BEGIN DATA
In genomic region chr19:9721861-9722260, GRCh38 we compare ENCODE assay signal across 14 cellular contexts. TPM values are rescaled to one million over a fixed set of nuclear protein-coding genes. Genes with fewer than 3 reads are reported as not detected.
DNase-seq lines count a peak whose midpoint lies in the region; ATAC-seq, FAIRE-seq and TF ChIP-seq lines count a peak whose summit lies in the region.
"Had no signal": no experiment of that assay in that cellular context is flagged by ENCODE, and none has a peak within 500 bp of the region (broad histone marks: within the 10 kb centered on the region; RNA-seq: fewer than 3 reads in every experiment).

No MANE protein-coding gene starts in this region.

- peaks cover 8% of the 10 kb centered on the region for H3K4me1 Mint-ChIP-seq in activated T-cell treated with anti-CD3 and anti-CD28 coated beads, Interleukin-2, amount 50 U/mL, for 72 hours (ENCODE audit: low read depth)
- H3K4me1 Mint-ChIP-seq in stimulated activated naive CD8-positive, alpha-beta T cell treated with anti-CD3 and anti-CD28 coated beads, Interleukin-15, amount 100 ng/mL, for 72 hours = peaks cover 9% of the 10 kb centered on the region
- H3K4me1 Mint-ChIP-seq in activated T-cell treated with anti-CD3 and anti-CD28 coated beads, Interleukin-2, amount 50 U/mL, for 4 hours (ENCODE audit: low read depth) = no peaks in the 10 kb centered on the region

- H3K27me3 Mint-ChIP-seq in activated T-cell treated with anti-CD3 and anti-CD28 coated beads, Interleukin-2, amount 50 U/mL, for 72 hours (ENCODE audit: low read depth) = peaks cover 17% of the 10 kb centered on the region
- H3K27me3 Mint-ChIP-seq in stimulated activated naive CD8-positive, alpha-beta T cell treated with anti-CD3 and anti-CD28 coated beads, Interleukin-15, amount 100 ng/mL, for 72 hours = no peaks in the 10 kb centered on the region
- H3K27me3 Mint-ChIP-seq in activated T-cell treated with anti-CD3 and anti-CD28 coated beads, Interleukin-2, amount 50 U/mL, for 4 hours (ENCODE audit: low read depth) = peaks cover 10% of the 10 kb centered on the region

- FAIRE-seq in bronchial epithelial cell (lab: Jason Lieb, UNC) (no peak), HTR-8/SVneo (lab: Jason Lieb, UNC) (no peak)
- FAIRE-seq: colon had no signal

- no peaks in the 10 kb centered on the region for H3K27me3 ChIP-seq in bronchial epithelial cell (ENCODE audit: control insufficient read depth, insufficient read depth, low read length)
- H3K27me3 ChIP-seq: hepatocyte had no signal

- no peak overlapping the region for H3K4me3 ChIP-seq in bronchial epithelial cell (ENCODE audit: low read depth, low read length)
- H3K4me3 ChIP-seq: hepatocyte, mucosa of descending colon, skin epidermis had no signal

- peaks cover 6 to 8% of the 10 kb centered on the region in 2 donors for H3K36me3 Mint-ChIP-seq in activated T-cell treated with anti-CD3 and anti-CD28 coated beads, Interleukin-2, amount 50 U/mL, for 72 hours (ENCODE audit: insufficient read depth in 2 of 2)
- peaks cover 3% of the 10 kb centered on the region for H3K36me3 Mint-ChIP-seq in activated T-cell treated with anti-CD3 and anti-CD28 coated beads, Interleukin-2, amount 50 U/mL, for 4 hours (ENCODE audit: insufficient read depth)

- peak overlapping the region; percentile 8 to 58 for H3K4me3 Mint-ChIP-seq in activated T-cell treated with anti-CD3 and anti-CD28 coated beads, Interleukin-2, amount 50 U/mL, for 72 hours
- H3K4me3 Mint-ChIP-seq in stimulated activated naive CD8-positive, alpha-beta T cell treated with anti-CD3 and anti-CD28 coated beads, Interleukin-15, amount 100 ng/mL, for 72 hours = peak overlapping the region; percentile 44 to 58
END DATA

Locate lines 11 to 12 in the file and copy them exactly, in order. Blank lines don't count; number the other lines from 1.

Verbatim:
- FAIRE-seq in bronchial epithelial cell (lab: Jason Lieb, UNC) (no peak), HTR-8/SVneo (lab: Jason Lieb, UNC) (no peak)
- FAIRE-seq: colon had no signal